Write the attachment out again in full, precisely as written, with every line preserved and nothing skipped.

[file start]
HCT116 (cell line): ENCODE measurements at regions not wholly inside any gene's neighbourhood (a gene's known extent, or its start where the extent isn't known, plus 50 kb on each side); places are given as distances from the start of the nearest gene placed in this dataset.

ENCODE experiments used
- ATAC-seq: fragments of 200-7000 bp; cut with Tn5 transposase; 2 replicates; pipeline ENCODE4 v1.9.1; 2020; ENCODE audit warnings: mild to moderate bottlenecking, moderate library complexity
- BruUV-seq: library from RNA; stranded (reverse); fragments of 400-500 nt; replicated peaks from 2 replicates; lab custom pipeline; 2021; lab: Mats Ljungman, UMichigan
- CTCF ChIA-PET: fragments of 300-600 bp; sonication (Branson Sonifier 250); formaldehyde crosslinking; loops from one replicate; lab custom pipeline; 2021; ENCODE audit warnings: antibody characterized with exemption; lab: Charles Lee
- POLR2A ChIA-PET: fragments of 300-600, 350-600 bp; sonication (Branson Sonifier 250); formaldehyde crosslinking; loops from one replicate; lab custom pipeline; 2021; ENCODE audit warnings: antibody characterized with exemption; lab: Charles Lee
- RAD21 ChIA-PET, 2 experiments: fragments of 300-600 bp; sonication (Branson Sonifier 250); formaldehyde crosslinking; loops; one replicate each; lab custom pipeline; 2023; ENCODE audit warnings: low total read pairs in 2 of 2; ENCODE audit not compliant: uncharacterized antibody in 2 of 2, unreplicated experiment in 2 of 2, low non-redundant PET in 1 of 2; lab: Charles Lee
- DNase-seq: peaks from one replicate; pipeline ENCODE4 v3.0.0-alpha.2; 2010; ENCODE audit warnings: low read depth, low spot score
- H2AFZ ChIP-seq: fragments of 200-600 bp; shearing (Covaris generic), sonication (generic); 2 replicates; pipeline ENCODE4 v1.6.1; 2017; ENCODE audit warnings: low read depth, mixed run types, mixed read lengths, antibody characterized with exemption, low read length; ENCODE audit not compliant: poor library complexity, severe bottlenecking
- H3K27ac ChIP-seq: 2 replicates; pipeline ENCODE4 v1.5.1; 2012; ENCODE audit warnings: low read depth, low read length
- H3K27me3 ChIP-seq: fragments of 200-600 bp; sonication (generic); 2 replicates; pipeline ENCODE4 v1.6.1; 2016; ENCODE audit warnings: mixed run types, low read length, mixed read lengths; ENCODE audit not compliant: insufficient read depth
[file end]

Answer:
HCT116 (cell line): ENCODE measurements at regions not wholly inside any gene's neighbourhood (a gene's known extent, or its start where the extent isn't known, plus 50 kb on each side); places are given as distances from the start of the nearest gene placed in this dataset.

ENCODE experiments used
- ATAC-seq: fragments of 200-7000 bp; cut with Tn5 transposase; 2 replicates; pipeline ENCODE4 v1.9.1; 2020; ENCODE audit warnings: mild to moderate bottlenecking, moderate library complexity
- BruUV-seq: library from RNA; stranded (reverse); fragments of 400-500 nt; replicated peaks from 2 replicates; lab custom pipeline; 2021; lab: Mats Ljungman, UMichigan
- CTCF ChIA-PET: fragments of 300-600 bp; sonication (Branson Sonifier 250); formaldehyde crosslinking; loops from one replicate; lab custom pipeline; 2021; ENCODE audit warnings: antibody characterized with exemption; lab: Charles Lee
- POLR2A ChIA-PET: fragments of 300-600, 350-600 bp; sonication (Branson Sonifier 250); formaldehyde crosslinking; loops from one replicate; lab custom pipeline; 2021; ENCODE audit warnings: antibody characterized with exemption; lab: Charles Lee
- RAD21 ChIA-PET, 2 experiments: fragments of 300-600 bp; sonication (Branson Sonifier 250); formaldehyde crosslinking; loops; one replicate each; lab custom pipeline; 2023; ENCODE audit warnings: low total read pairs in 2 of 2; ENCODE audit not compliant: uncharacterized antibody in 2 of 2, unreplicated experiment in 2 of 2, low non-redundant PET in 1 of 2; lab: Charles Lee
- DNase-seq: peaks from one replicate; pipeline ENCODE4 v3.0.0-alpha.2; 2010; ENCODE audit warnings: low read depth, low spot score
- H2AFZ ChIP-seq: fragments of 200-600 bp; shearing (Covaris generic), sonication (generic); 2 replicates; pipeline ENCODE4 v1.6.1; 2017; ENCODE audit warnings: low read depth, mixed run types, mixed read lengths, antibody characterized with exemption, low read length; ENCODE audit not compliant: poor library complexity, severe bottlenecking
- H3K27ac ChIP-seq: 2 replicates; pipeline ENCODE4 v1.5.1; 2012; ENCODE audit warnings: low read depth, low read length
- H3K27me3 ChIP-seq: fragments of 200-600 bp; sonication (generic); 2 replicates; pipeline ENCODE4 v1.6.1; 2016; ENCODE audit warnings: mixed run types, low read length, mixed read lengths; ENCODE audit not compliant: insufficient read depth